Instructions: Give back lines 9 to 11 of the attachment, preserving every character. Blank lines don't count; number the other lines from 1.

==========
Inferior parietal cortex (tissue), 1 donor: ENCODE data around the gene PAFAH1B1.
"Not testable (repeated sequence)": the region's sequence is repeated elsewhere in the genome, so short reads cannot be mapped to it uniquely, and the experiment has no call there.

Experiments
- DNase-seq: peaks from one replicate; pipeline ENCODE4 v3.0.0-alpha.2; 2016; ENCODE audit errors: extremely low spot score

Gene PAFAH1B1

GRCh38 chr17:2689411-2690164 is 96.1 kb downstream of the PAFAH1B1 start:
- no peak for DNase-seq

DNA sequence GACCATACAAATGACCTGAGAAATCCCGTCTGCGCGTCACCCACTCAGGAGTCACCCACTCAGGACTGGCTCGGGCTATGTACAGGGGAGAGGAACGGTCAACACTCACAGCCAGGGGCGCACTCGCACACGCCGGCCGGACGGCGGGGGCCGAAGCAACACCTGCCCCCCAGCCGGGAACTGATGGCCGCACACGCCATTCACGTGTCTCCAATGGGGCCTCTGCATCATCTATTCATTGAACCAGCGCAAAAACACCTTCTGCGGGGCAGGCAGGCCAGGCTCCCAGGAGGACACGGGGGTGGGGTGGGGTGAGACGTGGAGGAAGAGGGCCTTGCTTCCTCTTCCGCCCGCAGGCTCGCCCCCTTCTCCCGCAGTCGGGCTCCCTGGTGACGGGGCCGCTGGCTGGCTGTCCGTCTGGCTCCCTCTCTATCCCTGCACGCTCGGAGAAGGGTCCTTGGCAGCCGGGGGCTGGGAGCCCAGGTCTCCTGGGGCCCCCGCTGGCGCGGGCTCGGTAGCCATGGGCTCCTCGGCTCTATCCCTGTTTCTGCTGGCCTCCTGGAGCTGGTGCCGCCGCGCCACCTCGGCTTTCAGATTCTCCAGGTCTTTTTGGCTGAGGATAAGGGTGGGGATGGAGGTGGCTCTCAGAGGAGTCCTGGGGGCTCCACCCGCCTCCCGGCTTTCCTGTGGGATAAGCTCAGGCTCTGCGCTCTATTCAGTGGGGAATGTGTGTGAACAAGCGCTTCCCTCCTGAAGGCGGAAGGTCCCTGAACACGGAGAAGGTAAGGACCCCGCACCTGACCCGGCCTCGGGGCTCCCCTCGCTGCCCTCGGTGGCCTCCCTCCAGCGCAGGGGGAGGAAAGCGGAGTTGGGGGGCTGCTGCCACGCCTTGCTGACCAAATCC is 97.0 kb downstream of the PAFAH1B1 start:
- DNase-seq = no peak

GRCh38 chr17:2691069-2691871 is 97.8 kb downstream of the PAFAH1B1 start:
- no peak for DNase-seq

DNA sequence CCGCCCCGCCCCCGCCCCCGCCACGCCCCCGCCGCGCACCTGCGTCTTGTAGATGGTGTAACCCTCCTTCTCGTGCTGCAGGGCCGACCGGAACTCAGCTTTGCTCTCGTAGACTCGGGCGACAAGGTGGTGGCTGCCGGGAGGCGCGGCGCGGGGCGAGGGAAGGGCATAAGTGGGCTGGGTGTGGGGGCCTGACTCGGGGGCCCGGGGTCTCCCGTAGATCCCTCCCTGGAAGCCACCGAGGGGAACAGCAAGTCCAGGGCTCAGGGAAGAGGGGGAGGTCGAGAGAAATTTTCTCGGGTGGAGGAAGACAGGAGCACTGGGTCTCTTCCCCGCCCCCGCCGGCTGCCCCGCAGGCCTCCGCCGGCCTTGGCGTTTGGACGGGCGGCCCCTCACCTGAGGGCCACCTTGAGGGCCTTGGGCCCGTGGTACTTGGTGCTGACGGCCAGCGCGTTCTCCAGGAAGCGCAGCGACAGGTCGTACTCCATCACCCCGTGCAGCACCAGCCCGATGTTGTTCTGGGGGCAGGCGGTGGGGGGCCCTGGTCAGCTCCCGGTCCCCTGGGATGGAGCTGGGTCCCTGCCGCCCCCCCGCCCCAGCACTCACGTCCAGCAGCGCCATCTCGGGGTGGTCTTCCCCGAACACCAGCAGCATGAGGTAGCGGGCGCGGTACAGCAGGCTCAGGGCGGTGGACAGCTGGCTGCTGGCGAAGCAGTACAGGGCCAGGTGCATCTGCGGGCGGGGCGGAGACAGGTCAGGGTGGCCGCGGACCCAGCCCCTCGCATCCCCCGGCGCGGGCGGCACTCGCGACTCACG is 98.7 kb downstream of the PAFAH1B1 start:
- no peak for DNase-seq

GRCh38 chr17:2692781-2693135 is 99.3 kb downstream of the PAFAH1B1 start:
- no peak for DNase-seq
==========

- DNase-seq = no peak

GRCh38 chr17:2691069-2691871 is 97.8 kb downstream of the PAFAH1B1 start:
- no peak for DNase-seq